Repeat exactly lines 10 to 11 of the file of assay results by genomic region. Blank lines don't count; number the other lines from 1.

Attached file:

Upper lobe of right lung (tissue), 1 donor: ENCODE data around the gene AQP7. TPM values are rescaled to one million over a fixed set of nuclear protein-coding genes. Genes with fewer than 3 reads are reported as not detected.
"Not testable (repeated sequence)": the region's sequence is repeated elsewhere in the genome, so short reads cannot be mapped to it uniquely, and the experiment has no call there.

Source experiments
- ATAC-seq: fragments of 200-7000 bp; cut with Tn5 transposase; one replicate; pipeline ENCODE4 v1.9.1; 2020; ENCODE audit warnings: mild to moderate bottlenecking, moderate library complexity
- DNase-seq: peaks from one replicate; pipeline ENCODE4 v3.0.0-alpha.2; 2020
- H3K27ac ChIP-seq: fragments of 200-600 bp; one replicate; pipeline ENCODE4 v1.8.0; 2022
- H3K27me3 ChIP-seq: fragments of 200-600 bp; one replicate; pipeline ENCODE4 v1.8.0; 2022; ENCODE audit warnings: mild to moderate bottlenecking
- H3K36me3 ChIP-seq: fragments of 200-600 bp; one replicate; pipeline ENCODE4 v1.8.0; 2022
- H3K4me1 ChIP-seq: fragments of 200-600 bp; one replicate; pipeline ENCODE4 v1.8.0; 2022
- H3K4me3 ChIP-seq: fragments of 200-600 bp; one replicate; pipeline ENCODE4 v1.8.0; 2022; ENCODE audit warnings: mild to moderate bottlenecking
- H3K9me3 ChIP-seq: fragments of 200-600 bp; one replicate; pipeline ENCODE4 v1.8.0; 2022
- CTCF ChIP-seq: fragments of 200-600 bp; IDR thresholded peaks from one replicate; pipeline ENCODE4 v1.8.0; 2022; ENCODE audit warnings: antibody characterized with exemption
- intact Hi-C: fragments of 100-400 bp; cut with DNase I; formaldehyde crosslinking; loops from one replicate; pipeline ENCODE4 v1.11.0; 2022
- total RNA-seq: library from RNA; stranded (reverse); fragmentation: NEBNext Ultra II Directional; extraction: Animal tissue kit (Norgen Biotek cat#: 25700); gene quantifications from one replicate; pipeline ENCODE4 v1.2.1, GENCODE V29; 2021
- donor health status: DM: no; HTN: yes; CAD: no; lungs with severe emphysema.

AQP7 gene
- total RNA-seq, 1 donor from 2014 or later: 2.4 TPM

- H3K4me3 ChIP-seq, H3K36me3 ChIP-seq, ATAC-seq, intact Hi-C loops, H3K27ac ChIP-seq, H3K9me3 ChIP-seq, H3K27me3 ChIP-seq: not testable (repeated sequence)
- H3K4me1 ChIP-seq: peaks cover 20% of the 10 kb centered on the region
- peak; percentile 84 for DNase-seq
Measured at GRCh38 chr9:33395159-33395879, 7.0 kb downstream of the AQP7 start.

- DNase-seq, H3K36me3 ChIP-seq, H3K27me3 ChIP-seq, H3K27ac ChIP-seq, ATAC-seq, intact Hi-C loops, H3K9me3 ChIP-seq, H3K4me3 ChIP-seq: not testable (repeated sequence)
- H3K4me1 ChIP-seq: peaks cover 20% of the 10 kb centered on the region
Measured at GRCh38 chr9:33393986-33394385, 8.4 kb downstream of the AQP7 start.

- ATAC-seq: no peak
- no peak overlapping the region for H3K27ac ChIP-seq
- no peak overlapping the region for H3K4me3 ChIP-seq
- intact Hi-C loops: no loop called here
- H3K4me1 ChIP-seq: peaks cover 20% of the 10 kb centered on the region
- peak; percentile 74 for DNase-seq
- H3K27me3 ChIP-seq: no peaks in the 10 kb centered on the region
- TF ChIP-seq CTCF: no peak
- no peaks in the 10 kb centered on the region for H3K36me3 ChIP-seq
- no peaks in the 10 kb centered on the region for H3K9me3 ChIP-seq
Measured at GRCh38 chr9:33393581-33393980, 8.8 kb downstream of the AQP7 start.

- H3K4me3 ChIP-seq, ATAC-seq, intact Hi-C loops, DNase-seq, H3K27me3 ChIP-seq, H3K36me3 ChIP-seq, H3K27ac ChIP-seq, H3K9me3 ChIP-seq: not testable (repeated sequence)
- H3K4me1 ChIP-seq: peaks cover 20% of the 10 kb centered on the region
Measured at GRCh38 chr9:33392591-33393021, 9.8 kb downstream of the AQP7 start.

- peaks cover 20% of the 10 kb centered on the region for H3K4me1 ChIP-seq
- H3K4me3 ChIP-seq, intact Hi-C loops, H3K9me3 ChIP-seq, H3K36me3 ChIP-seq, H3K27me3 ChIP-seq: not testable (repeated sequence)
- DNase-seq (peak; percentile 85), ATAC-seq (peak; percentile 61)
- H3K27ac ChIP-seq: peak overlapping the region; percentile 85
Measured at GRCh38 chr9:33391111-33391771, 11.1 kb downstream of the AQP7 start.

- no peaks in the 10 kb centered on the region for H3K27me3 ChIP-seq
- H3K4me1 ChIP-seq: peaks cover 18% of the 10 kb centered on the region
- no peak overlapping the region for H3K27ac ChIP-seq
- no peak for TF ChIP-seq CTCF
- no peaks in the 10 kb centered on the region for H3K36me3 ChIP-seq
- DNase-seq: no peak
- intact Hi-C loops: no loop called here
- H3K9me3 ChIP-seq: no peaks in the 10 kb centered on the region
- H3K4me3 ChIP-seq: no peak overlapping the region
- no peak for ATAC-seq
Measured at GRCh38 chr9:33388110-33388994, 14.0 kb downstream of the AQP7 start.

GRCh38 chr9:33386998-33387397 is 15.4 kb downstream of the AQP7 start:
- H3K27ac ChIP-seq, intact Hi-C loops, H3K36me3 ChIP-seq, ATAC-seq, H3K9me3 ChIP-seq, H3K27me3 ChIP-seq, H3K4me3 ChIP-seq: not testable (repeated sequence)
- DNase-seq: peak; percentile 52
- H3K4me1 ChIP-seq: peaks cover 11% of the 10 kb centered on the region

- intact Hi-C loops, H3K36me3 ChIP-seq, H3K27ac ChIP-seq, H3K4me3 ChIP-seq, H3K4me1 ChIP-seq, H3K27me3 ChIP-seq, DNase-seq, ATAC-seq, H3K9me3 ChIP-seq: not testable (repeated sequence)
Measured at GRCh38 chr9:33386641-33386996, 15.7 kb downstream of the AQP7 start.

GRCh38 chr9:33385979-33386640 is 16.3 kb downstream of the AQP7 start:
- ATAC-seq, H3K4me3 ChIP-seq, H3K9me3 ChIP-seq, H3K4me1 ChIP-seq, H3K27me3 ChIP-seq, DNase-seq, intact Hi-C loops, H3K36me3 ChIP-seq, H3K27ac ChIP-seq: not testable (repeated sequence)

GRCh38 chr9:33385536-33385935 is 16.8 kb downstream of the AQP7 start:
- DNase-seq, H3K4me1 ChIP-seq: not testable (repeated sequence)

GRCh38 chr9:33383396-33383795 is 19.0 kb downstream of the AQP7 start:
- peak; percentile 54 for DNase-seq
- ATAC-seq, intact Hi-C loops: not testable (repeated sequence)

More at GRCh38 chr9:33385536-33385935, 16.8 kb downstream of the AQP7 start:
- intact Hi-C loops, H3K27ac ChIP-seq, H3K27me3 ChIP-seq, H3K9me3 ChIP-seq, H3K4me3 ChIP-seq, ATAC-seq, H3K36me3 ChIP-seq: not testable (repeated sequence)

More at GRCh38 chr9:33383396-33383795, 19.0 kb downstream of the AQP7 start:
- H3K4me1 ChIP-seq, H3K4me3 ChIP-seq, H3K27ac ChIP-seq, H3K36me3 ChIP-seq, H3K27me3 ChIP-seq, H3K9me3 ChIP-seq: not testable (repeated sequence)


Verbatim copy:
- H3K4me3 ChIP-seq: fragments of 200-600 bp; one replicate; pipeline ENCODE4 v1.8.0; 2022; ENCODE audit warnings: mild to moderate bottlenecking
- H3K9me3 ChIP-seq: fragments of 200-600 bp; one replicate; pipeline ENCODE4 v1.8.0; 2022